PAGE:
This was not enough to restore the local agriculture industry, however. Increasingly, Dai’s residents were finding work in the nearby county seat — though most of them continued to reside in the village — leaving fewer and fewer villagers to plant and harvest crops. In response, in 2002 Dai began reacquiring land management rights from residents in order to level the terrain and build basic infrastructure improvements. The village then leased this land back out to villagers, co-ops, and companies willing to farm it. By mid-2005, all of the village's farmland was under cultivation, and in 2008 Dai acquired the management rights to over 1,100 acres in neighboring villages as well.
Once these rights were secured, Dai officials undertook a number of development projects — including a mall and agricultural parks — designed to increase both output and collective revenues. Wang claims that by 2017 the village collective had amassed over 2 billion yuan in assets and had a net income of 110 million yuan. He says this success has trickled down to villagers, too: Each year, the village makes a dividend payment to each of its 3,600 residents, along with a yearly 500 yuan stipend for Chinese New Year celebrations, provides them with housing subsidies and basic health insurance, offers retiree apartments to residents over 60, and funds scholarships for village children. As for the rest of the money, according to Wang it is reinvested, mostly in tourism development projects.
However, for all of the benefits collectivization has brought the village — and all of the attention and praise village leaders have gained from their higher-ups, including a June decision by provincial Party officials to launch a “Learn from Wang Chuanxi” campaign — it should be noted that Dai’s economic success would not have been possible without the rapid growth of China's cities that has taken place in recent years.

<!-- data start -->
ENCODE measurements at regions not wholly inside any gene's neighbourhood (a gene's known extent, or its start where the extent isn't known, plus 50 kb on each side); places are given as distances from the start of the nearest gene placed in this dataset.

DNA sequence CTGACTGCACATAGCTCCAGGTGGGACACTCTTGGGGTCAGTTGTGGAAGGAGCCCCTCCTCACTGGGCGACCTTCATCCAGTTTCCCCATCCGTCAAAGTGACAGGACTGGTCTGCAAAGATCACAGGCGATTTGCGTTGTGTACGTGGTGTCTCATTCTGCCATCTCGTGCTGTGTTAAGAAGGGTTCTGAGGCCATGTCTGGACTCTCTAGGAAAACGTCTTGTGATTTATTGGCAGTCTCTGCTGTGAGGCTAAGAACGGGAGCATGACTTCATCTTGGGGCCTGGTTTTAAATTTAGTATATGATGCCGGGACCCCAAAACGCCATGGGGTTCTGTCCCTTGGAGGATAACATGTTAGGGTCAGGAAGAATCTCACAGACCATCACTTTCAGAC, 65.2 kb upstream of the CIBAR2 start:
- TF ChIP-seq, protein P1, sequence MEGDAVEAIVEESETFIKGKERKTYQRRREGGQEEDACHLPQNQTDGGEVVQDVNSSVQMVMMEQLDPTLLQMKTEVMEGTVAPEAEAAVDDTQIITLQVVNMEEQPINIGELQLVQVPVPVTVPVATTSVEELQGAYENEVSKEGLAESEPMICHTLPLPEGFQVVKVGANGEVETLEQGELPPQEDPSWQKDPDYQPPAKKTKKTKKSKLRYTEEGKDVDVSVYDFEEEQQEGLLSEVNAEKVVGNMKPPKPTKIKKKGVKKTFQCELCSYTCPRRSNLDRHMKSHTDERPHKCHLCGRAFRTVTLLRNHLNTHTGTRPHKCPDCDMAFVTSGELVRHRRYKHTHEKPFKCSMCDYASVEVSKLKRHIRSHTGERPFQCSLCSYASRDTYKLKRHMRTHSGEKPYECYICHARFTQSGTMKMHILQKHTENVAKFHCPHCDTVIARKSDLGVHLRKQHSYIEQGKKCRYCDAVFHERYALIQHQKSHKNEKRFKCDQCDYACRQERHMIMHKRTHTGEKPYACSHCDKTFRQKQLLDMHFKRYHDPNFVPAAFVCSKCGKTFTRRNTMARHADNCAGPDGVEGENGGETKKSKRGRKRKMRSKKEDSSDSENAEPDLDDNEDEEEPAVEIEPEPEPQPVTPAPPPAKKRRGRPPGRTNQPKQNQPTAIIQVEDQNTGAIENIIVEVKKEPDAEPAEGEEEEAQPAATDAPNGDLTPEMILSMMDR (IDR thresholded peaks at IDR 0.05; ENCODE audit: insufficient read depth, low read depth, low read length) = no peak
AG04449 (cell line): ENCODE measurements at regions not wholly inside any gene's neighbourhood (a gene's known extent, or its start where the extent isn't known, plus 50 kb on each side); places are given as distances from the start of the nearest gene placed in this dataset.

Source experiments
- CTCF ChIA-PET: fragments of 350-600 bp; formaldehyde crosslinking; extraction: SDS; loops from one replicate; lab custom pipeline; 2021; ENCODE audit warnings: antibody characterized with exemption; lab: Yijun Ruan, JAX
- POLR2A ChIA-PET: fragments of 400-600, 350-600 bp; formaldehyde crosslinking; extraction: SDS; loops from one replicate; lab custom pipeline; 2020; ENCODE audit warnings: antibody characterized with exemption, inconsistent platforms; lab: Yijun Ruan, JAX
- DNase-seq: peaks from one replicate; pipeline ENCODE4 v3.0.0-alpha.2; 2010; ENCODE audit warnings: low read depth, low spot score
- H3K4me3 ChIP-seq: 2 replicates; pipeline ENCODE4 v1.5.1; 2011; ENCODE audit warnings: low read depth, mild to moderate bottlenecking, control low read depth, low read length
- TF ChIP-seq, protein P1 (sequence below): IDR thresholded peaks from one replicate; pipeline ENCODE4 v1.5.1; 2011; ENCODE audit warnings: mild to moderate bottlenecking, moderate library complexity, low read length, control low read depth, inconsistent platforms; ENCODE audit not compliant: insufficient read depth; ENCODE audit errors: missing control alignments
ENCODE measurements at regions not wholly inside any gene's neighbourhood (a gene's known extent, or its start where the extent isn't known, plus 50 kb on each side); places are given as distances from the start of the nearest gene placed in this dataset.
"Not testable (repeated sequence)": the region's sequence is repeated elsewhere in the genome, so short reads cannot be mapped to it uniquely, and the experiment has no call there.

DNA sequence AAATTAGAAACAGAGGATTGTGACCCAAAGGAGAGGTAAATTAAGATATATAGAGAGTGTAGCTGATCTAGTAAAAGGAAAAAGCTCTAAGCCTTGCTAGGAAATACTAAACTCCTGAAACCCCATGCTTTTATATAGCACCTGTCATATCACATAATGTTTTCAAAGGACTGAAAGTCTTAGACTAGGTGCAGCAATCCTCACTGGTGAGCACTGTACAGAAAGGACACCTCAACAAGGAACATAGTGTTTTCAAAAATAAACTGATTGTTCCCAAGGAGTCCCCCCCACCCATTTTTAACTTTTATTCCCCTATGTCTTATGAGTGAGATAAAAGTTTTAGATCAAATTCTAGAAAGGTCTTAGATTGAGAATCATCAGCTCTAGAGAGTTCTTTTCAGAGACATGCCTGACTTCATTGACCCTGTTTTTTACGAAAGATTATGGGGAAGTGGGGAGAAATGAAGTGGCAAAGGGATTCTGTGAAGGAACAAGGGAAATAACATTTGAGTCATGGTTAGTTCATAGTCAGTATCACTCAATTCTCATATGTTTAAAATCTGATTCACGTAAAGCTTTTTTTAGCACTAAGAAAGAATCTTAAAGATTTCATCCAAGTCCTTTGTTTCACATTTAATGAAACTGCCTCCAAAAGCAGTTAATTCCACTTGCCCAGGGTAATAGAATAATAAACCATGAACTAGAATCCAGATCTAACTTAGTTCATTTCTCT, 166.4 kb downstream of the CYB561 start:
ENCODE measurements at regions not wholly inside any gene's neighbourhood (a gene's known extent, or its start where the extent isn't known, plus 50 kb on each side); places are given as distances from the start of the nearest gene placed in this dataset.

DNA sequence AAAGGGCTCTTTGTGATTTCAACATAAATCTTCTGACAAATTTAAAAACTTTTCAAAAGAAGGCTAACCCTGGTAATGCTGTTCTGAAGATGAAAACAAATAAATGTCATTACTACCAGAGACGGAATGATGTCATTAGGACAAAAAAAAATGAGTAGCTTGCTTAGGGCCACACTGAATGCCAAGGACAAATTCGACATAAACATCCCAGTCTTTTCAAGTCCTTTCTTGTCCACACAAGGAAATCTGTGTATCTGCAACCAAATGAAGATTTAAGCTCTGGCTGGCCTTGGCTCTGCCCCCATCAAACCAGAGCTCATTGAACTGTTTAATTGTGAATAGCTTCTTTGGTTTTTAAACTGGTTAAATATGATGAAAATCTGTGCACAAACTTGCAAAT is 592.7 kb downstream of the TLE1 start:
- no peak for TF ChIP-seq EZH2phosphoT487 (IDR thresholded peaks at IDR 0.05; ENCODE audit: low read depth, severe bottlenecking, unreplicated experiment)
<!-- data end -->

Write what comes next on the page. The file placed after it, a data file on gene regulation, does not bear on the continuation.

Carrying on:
Dai was favorably positioned to take advantage of this trend — thanks to its location right where the city meets the countryside in Lanling County. The speed at which Lanling has urbanized has seen Dai nearly merge with the county seat over the past decade — though it remains administratively separate. As more villagers have taken jobs in the city, the collective has furthered its control of the area’s farmland.
Meanwhile, urbanization — and China’s recent real estate boom — have caused the price of land in Dai to increase over tenfold in just ten years. The rapid rise of land prices has helped the village accumulate capital, which officials have used to build modern commercial plazas and agricultural parks — essentially highly modern farms that are also open to tourism — on land rented back from farmers. Profits from these ventures are then used to fund the villager benefits system.
This is one of the advantages of the collectivist model commonly touted by supporters. Without the collective’s capacity for coordinated action, they argue, land rights would be scattered, and it would be impossible for Dai to develop such large-scale projects — or realize such large-scale gains.
But while Dai is held up as a collectivization success story, in truth Dai’s current village collective has little in common with its Mao-era predecessors. Collectivization in Dai is limited to collective control of land-management rights — the land itself is managed in line with corporate and market principles — and villagers' lives are not as strictly controlled as they once were. Stripped of much of its original political purpose, the Dai collective is in a sense just a holding company. Villagers invest in this “company” — using land as shares — and in return they get a share of the dividends.
Dai represents less a return to Maoism than an innovative revival of the village’s past within the context of the market economy. Collectivization requires a concentration of resources, both economic and human, to work, and Dai has benefitted from a unique and difficult-to-replicate set of circumstances. The government may want people to "Learn from Wang Chuanxi,” but whether his approach is viable elsewhere in China — and in the absence of such favorable conditions — remains an open question.
Translator: Lewis Wright; editors: Lu Hua and Kilian O’Donnell
This article was funded by the Sixth Tone Fellowship. In 2018, Sixth Tone sponsored eight young scholars to come to China for a six-week research trip to conduct fieldwork in eight provinces all over the country.
(Header image: A partial view of an agricultural park in Dai Village, Lanling Couty, Shandong province, June 28, 2018. Fu Danni/Sixth Tone)